Thoughts on the X-Men/Fantastic Four Crossover Movie: Time Travel, Dark Phoenix, and Universe Building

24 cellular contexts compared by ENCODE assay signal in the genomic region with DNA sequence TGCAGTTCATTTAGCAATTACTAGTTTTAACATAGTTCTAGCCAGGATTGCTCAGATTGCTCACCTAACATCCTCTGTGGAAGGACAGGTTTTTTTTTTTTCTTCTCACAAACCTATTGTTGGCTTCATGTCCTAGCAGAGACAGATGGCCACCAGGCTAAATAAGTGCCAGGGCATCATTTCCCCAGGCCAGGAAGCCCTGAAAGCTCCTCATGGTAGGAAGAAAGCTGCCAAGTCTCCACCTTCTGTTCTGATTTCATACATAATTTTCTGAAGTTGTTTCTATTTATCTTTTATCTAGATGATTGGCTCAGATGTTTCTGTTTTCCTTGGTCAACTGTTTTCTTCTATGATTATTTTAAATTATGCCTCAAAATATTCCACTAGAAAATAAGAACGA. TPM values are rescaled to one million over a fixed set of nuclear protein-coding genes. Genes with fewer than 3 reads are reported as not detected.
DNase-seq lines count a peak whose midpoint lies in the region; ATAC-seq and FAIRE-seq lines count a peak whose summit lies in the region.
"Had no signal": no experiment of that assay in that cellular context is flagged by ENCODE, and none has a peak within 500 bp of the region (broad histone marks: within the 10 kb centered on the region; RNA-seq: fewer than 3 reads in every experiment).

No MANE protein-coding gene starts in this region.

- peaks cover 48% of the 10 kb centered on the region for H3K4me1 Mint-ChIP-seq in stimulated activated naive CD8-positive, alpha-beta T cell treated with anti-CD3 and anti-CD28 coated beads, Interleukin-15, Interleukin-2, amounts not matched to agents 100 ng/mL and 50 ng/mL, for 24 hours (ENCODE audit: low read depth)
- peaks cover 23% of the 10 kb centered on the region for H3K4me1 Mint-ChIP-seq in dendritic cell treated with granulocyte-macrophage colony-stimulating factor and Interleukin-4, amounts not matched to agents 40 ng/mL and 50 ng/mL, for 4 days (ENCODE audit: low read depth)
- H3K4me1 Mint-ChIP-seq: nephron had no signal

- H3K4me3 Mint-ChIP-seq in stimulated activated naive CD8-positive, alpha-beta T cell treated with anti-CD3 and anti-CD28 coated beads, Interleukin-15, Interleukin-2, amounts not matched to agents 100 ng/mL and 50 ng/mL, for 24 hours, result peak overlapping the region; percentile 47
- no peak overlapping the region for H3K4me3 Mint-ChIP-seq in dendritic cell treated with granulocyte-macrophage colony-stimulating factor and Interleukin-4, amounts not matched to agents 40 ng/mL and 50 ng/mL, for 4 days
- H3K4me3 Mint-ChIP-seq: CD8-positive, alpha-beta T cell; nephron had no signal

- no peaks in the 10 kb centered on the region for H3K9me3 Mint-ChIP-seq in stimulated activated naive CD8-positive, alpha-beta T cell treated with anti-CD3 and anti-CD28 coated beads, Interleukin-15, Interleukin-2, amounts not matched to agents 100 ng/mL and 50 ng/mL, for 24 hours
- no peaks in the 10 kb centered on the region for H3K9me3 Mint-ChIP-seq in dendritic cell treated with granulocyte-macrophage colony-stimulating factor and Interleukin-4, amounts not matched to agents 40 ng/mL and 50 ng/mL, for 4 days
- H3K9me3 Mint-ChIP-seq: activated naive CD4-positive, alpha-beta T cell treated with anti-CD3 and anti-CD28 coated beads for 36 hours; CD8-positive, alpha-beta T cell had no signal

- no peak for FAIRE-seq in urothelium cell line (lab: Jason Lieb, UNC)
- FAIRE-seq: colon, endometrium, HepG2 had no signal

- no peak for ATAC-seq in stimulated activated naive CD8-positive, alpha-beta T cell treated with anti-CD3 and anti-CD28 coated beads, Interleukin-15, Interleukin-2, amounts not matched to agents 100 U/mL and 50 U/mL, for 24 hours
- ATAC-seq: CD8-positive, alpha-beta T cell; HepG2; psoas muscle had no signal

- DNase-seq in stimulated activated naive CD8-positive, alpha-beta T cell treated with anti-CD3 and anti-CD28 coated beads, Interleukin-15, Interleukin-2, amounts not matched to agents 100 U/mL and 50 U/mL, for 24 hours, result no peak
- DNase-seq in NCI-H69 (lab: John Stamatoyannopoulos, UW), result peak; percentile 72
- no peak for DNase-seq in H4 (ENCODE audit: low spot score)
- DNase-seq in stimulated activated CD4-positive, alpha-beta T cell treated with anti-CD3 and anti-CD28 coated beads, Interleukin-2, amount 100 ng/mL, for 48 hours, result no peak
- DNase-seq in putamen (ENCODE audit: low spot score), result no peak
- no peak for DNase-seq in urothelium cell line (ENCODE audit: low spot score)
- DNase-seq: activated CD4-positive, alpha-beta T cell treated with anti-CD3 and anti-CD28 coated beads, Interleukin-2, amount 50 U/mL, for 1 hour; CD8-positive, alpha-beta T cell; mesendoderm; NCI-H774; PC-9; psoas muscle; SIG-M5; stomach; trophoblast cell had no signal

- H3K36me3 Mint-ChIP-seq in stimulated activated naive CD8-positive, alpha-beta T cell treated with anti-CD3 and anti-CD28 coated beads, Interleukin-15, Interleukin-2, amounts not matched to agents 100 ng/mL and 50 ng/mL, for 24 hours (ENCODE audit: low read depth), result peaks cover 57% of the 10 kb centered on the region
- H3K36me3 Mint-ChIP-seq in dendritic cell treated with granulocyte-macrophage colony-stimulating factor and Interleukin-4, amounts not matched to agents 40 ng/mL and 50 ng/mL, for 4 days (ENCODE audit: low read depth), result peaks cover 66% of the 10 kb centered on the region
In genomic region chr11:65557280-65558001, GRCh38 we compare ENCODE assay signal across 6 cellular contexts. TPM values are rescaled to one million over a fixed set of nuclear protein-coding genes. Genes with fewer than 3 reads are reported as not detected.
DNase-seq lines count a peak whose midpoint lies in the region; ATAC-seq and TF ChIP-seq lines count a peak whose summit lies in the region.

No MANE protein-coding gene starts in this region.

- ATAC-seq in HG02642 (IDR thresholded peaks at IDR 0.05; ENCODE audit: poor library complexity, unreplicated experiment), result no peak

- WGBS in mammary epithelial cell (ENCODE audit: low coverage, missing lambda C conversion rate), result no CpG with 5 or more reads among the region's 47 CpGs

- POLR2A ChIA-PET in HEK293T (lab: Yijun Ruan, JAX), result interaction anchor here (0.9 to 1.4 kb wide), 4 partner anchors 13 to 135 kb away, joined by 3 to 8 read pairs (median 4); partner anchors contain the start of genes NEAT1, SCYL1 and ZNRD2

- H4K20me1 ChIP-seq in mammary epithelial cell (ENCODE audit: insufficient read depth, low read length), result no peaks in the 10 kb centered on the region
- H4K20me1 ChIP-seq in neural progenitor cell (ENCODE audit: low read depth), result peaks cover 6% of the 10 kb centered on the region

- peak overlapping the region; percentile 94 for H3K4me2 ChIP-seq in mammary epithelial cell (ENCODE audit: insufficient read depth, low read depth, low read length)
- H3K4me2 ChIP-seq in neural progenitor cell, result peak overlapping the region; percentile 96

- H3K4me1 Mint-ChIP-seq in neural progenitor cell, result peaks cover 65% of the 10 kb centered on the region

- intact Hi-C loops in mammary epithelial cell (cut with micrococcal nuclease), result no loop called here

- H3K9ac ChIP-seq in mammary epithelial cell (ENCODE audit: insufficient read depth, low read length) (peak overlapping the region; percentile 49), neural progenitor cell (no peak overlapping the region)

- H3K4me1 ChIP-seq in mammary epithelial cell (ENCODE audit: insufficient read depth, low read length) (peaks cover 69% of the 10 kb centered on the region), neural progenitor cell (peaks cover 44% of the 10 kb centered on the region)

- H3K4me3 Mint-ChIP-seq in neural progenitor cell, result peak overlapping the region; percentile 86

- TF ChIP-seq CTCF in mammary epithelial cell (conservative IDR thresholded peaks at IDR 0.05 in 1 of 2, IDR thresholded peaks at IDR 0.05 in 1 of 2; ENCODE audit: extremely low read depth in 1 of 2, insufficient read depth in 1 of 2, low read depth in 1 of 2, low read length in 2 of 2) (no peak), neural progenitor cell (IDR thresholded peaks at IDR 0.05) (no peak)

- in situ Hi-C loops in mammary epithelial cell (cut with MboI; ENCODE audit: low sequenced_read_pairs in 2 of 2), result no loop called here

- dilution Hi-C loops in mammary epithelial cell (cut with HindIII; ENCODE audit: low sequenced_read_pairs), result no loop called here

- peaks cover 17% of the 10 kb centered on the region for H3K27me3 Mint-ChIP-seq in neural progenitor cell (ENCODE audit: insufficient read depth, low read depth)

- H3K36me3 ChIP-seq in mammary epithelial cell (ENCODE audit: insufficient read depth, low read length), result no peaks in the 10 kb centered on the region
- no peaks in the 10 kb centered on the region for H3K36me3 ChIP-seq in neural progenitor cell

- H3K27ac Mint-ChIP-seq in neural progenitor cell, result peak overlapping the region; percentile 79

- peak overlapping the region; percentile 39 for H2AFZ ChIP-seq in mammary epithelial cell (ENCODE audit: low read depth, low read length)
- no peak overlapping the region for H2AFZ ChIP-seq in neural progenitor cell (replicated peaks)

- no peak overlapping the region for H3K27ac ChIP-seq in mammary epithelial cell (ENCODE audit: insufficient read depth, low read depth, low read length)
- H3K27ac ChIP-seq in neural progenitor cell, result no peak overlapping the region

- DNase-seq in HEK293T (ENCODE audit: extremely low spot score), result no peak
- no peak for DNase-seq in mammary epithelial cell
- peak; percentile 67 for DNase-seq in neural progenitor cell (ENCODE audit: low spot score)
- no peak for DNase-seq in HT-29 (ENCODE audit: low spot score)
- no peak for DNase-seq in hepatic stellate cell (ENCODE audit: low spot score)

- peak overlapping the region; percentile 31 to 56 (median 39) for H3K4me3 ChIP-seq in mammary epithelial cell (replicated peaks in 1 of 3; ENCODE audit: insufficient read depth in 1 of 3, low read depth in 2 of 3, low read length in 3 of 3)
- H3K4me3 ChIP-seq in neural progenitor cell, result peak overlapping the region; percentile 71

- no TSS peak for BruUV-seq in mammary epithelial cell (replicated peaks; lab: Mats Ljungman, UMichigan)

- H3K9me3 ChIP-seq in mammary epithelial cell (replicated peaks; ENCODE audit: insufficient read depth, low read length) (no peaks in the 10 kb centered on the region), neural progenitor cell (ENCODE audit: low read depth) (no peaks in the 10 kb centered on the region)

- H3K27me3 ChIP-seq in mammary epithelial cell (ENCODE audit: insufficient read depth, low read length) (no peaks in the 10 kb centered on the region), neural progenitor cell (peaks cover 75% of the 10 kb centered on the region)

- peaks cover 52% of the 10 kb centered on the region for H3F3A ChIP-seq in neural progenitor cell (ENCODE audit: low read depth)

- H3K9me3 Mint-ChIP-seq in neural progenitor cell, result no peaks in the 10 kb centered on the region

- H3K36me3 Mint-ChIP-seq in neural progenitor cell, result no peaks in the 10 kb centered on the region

So Bryan Singer has talked about the possibility of a Fantastic Four/X-men teamup movie. A lot of people online have been bitching about how they would have to use time travel to get the current casts together. I actually think this kind of works, because if we’re continuing to move forward with this new younger cast from X-Men: Apocalypse, it would be considerably less convoluted if they just time jumped everyone to the present rather than continuing to set them in the past until eventually they catch up with the time period of the original X-Men movies. And it’s not like that kind of thing is unheard of. In fact, recently in the comics, the original teenage X-Men have been brought forward in time and are now living in the present. You could totally do the same thing on screen, especially since time travel already exist in this universe. This way we can also see a return of some of the younger characters like Kitty Pryde and Iceman, who you can’t put in movies set in the 80s. Anyway, for the plot of the actual FF/X-Men crossover (assuming that the new FF does well enough for this to actually happen, and that it’s good enough that we actually want to see these two casts meet), I think they should do the Dark Phoenix saga. I mean, it’s arguably the most iconic X-Men storyline of all time, and they totally botched it the first time. But now they have a new young Jean Grey and a totally rebooted timeline, and if you think about it it’s totally perfect. In the comics the Phoenix Force is a cosmic entity, and the Fantastic Four do nothing if not deal with cosmic entities. But beyond that, the thing really lacking from X-Men: The Last Stand’s take on the Phoenix was that it never really felt all that big. She was like a pawn of Magneto, and they said she was a “class 5 mutant”, and I guess she disintegrated a few dudes, but the Phoenix should feel like an epic world-ending force of destruction. Having it threaten the whole world to the point where the X-Men and FF have to team up to deal with it is the perfect way to establish that. And if we are going to see the Phoenix again, they have to do something different with it, and adding the FF to the mix is the perfect way to do that, too. Now, I don’t necessarily want to see a large interconnected Fantastic Four/X-Men universe from Fox, but it’s clear that it’s going to happen either way, so we might as well talk about it. And considering the recent hot streak of X-Men movies, and not yet having seen the new Fantastic Four, I’m kind of cautiously optimistic about the whole thing. I mean with Marvel’s light, witty, no real stakes feel, and DC’s dark, depressing grit, the fox universe might be a good realistic middle ground of massive comicbook franchise, and I will say that the three Bryan Singer X-Men are more interesting films than most of the MCU. Assuming everything goes well, a crossover movie with X-Men and the Fantastic Four dealing with the Dark Phoenix could be like the first major event movie in this new universe. Hell, you could even throw Deadpool in there for comic relief. This is probably way father in the future than anyone at fox has even thought about, and comicbook movies will probably hit their breaking point and fall out of popularity before any of this comes to fruition, but if it is going to happen, I think that’s the way you do it. And I for one would see the shit out of that movie, especially if you put Singer in the director’s chair.